A couple days ago, I blogged about liberating myself from the pressures of trying to measure up physically to the standards of people who would never grant approval. The mention in that post of some of the people who had bullied me about my appearance (among other things) sparked a separate conversation on Facebook between a group of friends from that same school who still harbored strong feelings about their time on the receiving end of similar bullying.
We each recalled favorite moments – one person remembered a death threat in a yearbook. I remembered seeing some of the most disgusting anti-Semitic behavior I had ever seen in real life directed at a girl who would become one of my best friends. I know we all remembered being laughed at one morning as our group of social rejects waited for early rides home as we mourned the suicide of a friend the night before.
One person offered a quote that I’ve heard many times since those days – “Living well is the best revenge,” and I thought about the people who had joined the chat. One, despite years of verbal abuse by the ‘in’ crowd, has gone on to get her PhD in Biology. Another, an amazing artist who endured a severe beating for the crime of being suspected of being gay, has gone on to work at a school helping foster the creativity of other artists. Others who did not join our conversation but have, despite living through four years of racial or anti-Semitic slurs, gone on to top-notch schools and are doing great things.
We are all living well. But the bullying stays with us.
I don’t think any of us wants or ever wanted revenge (well maybe I had a few fantasies). But living well doesn’t diminish the impact of those years on our psyches and self-confidence, and it got me to wondering. What ever happened to the bullies?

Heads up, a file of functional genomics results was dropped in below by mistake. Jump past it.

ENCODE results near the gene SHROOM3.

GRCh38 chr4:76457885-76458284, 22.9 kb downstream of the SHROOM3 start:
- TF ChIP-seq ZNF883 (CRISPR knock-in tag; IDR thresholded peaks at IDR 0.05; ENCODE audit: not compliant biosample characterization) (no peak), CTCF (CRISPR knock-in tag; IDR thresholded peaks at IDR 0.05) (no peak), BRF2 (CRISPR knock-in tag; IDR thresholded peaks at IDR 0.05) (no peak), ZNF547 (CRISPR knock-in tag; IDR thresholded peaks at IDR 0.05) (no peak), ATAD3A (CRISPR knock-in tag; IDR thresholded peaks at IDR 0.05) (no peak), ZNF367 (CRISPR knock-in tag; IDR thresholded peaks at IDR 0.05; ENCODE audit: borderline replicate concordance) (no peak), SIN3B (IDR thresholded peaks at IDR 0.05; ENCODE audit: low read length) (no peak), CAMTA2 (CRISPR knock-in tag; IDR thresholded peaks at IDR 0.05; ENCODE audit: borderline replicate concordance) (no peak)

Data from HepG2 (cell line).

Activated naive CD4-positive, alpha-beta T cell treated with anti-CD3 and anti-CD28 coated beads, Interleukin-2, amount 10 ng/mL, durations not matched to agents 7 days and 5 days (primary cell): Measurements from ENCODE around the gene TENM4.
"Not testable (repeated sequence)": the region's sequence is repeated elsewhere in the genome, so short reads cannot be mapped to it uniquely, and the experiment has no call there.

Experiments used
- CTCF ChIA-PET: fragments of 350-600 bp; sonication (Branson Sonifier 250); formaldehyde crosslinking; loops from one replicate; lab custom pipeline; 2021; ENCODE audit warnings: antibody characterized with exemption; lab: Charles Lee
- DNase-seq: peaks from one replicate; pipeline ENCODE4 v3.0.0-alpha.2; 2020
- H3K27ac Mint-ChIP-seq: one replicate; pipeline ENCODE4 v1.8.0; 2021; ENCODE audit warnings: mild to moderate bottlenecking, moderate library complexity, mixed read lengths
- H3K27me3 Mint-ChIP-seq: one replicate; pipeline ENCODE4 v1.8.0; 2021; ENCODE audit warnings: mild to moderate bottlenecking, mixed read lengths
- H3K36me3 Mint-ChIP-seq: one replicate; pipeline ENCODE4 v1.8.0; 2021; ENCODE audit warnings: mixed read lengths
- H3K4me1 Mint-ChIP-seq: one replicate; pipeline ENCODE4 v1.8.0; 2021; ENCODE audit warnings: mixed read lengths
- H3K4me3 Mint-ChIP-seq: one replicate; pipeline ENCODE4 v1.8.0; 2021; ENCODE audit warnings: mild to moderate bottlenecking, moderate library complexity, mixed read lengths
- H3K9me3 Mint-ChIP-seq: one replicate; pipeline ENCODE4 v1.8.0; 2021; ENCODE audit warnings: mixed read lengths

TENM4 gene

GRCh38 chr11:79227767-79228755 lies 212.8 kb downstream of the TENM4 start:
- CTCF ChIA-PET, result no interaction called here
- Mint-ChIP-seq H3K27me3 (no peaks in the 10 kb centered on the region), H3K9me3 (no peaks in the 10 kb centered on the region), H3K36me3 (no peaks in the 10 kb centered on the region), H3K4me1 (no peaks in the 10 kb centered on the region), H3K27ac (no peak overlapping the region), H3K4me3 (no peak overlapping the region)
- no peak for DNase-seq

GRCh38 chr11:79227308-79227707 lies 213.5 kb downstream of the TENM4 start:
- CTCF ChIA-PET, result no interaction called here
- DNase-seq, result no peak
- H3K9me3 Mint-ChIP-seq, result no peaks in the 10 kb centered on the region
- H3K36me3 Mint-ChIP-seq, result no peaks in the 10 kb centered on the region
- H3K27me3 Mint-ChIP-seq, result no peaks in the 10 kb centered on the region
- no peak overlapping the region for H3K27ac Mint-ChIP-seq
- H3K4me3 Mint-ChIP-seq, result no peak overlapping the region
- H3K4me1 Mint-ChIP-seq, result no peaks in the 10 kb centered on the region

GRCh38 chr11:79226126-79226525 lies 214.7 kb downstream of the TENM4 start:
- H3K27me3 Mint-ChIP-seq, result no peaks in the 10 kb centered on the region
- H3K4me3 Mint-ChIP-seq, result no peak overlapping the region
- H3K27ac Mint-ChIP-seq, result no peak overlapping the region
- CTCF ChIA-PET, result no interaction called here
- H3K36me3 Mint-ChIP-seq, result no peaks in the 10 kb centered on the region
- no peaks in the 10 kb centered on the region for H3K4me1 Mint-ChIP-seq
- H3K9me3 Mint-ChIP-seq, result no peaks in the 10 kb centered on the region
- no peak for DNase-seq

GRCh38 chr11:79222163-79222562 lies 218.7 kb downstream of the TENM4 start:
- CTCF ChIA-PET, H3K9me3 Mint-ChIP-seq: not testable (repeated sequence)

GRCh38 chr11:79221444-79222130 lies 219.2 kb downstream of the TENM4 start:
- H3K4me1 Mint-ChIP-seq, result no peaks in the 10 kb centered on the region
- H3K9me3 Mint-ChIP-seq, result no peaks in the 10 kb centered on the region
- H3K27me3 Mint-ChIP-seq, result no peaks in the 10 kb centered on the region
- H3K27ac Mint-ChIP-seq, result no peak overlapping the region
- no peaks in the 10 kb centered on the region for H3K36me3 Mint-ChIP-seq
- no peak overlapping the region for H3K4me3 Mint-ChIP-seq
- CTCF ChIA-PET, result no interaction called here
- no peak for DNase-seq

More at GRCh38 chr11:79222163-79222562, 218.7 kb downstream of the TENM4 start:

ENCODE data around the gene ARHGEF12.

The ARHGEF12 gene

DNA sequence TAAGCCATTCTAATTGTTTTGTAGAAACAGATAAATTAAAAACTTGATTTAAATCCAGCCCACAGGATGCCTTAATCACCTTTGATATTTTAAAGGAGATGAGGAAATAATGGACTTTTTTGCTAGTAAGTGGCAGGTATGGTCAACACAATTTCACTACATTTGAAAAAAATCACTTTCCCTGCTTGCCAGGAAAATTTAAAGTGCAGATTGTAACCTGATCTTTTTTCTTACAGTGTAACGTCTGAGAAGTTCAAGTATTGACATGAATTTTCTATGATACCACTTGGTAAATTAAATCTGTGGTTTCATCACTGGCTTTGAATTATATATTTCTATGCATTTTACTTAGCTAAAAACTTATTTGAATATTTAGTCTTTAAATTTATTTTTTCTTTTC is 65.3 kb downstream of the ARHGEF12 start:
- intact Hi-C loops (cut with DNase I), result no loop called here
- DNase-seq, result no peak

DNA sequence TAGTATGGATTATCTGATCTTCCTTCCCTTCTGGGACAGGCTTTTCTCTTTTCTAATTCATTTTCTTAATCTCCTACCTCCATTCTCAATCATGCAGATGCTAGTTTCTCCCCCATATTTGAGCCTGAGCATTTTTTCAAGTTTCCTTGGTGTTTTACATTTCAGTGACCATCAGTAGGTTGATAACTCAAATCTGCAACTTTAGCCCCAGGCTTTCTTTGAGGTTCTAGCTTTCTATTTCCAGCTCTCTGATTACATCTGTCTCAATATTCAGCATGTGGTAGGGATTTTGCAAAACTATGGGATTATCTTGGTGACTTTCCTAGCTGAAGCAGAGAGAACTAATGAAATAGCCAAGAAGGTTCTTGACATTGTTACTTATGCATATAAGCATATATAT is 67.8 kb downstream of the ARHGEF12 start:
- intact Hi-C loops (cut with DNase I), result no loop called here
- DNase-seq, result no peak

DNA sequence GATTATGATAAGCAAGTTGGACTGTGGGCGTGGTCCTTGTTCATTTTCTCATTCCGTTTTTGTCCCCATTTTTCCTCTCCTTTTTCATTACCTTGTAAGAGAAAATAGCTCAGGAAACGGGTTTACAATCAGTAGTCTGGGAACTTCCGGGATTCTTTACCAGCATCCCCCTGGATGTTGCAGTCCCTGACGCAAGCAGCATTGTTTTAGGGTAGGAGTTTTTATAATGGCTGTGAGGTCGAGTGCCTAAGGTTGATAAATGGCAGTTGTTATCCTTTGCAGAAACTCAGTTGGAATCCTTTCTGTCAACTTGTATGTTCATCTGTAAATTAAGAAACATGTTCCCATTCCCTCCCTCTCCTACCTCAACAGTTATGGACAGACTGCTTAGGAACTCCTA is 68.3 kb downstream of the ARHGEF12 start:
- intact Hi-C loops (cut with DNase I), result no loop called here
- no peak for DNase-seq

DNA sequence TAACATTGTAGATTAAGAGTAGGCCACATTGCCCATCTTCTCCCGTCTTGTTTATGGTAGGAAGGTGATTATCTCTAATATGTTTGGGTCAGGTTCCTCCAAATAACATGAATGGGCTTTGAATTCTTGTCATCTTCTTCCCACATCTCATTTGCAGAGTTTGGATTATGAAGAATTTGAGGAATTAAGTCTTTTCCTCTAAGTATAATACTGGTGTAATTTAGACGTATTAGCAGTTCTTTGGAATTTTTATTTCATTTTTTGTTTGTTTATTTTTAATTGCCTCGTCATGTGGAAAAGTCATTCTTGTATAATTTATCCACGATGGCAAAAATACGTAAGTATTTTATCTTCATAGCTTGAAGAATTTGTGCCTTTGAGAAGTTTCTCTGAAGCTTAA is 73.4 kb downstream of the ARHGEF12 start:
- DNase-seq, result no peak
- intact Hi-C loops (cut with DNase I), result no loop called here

I know they were never punished in high school, even though they often perpetrated their abuse in full view of the ‘grown-ups’. The culture of ‘boys will be boys’ was still in its hey-day, and bullying was a rite of passage for the so-called strong. I reject the idea that some kids need to be cannon fodder in order to build up the confidence of others, but I also feel pity for those who built at least part of their identities on torturing others. Do they even remember their actions or understand the hurt they caused? Does it bother them, or do they just accept it as part of ‘growing up’? Do they think of themselves as good people despite the very intentional hurt they caused and the pleasure they seemed to derive from it or do they know that they are in fact bullies?
I don’t know, so even though I’m not very religious, I offer this prayer for them.
I pray you feel some remorse for the pain you inflicted when you laughed at a group of misfits as they mourned the suicide of friend the night before.
I pray when you do feel remorse that it only makes you a little uncomfortable and does not give you even a fraction of the pain you caused us.
I pray your child never experiences the misery of knowing someone like you were.
I pray you forgive yourself if he or she comes home crying because someone has the same things to them that you said to so many others.
Most of all, I pray that you and I will stop this cycle of bad acting and teach our children, above all, to first be kind.
1 thought on “A Prayer for the Mixed-up Meanies”
Your prayer is beautiful. I taught 6th grade for many years in a Catholic school. Each Friday before we went to Mass, I would ask the students for their intentions. We always ended with me reminding them to “bless” someone that they were having issues with that week, someone that hurt them in some way, or someone who was having a really bad time of things. I reminded them, and myself, that it was much easier to pray for our friends than for our enemies. I enjoyed this post. Thank you.